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Did the critics of Acadia Pharmaceuticals — and I’m very much included in that group — underestimate the efficacy of the drugmaker’s antipsychotic medicine Nuplazid? Or, did we fail to appreciate Acadia’s cleverness in designing a clinical trial for a mediocre medicine that could still deliver a positive result?

Maybe I’m stubborn, but I lean towards the latter. Still, there is no denying that Monday is a very good day for Acadia and those who believe in Nuplazid’s potential to be a more widely used antipsychotic drug. A Phase 3 clinical trial investigating Nuplazid as a treatment for dementia-related psychosis was stopped early for positive efficacy, Acadia announced.

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  • hi Adam
    are you generally against enrichment trials (if that’s what it could be called)? i understand your point about sedation – may as well use haloperidol if that is the main effect as there seems to be an issue with prolonging QT of combination products as well. if most (75% plus?) of the patients responded in the run-up part of the trial and entered the blinded phase (though i suppose difficult to be blinded if the placebo isn’t sedating) then that would be ok wouldn’t it? if they lost more than 50% in the run-up, that would suggest a niche product at best. I suppose the data need to be published…..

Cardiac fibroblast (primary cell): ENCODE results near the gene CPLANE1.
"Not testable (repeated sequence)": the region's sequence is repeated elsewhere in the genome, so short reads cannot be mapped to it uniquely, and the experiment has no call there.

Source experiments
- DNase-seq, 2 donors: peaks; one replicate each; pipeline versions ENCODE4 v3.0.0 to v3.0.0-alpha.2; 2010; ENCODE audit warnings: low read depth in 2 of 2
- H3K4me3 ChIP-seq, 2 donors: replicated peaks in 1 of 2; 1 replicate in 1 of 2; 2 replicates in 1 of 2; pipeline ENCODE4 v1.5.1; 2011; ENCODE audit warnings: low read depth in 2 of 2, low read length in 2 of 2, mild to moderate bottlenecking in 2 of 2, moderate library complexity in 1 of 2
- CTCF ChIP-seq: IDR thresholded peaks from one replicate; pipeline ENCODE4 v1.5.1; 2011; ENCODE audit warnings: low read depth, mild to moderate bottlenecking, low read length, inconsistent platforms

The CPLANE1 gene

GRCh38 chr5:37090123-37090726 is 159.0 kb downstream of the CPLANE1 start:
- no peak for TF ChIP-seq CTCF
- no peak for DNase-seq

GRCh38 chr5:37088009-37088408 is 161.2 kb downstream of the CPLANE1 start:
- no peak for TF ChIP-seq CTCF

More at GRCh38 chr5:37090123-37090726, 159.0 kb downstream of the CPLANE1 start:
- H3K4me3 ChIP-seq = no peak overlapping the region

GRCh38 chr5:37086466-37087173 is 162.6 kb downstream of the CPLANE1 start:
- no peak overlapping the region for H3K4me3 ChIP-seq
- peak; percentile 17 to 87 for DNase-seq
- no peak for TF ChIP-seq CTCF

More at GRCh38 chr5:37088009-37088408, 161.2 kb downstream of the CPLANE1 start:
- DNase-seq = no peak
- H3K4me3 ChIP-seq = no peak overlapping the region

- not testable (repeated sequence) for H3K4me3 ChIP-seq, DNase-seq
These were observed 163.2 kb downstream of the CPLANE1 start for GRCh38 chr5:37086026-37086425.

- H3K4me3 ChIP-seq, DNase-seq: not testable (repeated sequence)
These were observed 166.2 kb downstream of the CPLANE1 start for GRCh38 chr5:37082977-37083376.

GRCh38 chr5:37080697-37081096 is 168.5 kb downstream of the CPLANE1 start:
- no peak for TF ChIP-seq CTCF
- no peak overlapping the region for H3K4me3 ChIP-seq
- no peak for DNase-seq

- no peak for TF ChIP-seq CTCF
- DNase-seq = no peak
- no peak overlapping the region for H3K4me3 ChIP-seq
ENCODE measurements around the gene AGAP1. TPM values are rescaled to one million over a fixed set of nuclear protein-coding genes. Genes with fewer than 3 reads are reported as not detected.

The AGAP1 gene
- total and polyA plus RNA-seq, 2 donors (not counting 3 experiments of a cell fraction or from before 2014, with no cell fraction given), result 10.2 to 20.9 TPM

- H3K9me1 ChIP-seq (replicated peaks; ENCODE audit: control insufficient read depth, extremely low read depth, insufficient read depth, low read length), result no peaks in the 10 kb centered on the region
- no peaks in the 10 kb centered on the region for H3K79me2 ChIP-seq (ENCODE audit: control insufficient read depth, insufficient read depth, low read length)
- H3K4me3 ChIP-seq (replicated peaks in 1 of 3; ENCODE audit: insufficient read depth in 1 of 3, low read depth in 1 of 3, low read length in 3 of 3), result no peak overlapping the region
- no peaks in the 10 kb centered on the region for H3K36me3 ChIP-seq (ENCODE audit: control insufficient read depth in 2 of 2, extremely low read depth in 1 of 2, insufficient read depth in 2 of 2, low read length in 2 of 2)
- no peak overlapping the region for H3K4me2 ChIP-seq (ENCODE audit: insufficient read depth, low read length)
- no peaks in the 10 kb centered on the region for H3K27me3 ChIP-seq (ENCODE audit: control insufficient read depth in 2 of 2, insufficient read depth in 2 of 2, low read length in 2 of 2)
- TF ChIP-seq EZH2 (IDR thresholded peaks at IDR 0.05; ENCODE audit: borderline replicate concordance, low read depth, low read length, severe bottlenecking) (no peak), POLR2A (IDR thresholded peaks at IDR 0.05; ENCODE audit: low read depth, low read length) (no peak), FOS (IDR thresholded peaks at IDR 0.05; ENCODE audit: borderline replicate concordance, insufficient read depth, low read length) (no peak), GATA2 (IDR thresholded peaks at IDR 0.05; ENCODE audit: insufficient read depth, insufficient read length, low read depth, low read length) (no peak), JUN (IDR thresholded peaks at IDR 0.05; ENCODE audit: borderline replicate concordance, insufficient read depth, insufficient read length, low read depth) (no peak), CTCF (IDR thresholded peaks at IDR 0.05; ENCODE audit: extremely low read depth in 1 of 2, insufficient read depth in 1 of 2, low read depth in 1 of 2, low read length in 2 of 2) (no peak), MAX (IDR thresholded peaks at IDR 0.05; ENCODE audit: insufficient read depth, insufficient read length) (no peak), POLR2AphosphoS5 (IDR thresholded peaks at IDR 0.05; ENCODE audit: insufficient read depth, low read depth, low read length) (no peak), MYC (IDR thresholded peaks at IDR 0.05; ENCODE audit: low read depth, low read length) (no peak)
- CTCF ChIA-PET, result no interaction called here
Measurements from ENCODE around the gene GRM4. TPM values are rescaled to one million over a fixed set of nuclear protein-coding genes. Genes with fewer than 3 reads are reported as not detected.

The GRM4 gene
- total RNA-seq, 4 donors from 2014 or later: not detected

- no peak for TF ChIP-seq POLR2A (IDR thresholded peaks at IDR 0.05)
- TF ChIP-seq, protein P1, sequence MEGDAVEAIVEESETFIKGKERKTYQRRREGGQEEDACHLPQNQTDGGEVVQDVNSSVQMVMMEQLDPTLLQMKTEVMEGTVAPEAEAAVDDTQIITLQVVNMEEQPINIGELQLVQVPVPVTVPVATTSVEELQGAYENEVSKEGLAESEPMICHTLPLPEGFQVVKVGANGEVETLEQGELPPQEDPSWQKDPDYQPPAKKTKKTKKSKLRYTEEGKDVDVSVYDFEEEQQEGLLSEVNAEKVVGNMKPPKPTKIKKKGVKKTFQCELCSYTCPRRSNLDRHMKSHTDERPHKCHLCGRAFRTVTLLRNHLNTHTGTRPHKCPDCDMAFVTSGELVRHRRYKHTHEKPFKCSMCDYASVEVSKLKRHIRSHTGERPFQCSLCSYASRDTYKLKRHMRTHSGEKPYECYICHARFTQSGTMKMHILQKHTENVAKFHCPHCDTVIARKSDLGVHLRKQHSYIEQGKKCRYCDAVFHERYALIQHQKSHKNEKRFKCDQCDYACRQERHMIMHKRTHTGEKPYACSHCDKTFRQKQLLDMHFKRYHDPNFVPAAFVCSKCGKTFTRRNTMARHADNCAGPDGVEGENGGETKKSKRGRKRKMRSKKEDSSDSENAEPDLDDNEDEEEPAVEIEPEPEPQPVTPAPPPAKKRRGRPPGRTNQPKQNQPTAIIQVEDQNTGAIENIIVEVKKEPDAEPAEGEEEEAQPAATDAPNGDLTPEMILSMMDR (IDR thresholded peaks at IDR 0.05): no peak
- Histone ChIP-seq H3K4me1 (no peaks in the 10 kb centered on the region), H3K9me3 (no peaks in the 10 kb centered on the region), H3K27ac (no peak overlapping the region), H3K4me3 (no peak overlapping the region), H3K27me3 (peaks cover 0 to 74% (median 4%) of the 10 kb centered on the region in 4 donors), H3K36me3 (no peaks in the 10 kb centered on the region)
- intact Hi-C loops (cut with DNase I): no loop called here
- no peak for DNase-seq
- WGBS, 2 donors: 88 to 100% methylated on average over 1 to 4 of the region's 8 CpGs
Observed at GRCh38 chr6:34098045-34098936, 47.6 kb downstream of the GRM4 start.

• Let’s imagine that early criticism of the clinical trial were to have enough widespread reading so as to collapse the stock price and prevent further development of the drug (resulting inability to raise capital). Let’s also assume that this positive news is real. That means patients would suffer by not having access to a drug that would have otherwise continued development.

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